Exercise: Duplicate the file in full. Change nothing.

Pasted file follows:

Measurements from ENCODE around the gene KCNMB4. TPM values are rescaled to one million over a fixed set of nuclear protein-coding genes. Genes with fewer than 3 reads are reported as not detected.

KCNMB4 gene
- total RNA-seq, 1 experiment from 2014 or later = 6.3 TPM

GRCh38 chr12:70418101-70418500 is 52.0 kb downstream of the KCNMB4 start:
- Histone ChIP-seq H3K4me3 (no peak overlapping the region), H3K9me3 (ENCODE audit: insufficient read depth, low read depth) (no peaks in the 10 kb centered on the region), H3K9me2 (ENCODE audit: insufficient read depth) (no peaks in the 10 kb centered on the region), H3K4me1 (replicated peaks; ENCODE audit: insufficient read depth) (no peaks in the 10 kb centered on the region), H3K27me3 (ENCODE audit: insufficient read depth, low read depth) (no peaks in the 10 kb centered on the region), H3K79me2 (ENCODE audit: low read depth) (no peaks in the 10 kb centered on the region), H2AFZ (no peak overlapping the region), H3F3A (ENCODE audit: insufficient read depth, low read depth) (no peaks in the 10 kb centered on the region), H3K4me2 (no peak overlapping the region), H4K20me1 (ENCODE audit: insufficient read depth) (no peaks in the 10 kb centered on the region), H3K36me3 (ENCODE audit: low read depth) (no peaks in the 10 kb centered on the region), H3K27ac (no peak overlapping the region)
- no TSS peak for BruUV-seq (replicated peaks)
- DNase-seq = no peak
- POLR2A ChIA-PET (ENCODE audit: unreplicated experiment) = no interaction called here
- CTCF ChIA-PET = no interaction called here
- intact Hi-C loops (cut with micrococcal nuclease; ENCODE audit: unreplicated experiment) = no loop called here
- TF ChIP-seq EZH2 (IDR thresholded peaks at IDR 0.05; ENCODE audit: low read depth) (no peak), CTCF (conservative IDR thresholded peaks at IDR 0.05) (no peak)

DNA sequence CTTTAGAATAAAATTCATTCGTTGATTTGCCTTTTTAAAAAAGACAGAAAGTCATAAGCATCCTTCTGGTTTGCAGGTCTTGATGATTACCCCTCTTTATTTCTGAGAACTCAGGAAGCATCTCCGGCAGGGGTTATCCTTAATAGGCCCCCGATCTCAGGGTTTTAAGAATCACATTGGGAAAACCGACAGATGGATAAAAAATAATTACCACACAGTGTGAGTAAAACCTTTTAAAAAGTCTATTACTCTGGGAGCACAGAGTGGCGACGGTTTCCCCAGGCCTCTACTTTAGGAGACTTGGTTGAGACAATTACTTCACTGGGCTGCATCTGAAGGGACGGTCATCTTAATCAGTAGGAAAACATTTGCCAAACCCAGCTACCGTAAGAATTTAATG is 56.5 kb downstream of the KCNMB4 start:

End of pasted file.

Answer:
Measurements from ENCODE around the gene KCNMB4. TPM values are rescaled to one million over a fixed set of nuclear protein-coding genes. Genes with fewer than 3 reads are reported as not detected.

KCNMB4 gene
- total RNA-seq, 1 experiment from 2014 or later = 6.3 TPM

GRCh38 chr12:70418101-70418500 is 52.0 kb downstream of the KCNMB4 start:
- Histone ChIP-seq H3K4me3 (no peak overlapping the region), H3K9me3 (ENCODE audit: insufficient read depth, low read depth) (no peaks in the 10 kb centered on the region), H3K9me2 (ENCODE audit: insufficient read depth) (no peaks in the 10 kb centered on the region), H3K4me1 (replicated peaks; ENCODE audit: insufficient read depth) (no peaks in the 10 kb centered on the region), H3K27me3 (ENCODE audit: insufficient read depth, low read depth) (no peaks in the 10 kb centered on the region), H3K79me2 (ENCODE audit: low read depth) (no peaks in the 10 kb centered on the region), H2AFZ (no peak overlapping the region), H3F3A (ENCODE audit: insufficient read depth, low read depth) (no peaks in the 10 kb centered on the region), H3K4me2 (no peak overlapping the region), H4K20me1 (ENCODE audit: insufficient read depth) (no peaks in the 10 kb centered on the region), H3K36me3 (ENCODE audit: low read depth) (no peaks in the 10 kb centered on the region), H3K27ac (no peak overlapping the region)
- no TSS peak for BruUV-seq (replicated peaks)
- DNase-seq = no peak
- POLR2A ChIA-PET (ENCODE audit: unreplicated experiment) = no interaction called here
- CTCF ChIA-PET = no interaction called here
- intact Hi-C loops (cut with micrococcal nuclease; ENCODE audit: unreplicated experiment) = no loop called here
- TF ChIP-seq EZH2 (IDR thresholded peaks at IDR 0.05; ENCODE audit: low read depth) (no peak), CTCF (conservative IDR thresholded peaks at IDR 0.05) (no peak)

DNA sequence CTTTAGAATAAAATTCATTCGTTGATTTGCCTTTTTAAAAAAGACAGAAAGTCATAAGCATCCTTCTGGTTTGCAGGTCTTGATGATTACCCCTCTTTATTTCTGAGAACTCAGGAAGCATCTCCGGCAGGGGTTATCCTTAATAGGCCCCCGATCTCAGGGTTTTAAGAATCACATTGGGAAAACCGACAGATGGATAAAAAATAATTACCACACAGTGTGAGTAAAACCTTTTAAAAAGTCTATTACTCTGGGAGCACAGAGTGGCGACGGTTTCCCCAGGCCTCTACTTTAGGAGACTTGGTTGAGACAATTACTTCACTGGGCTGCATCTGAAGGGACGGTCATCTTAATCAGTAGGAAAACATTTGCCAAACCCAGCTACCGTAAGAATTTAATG is 56.5 kb downstream of the KCNMB4 start: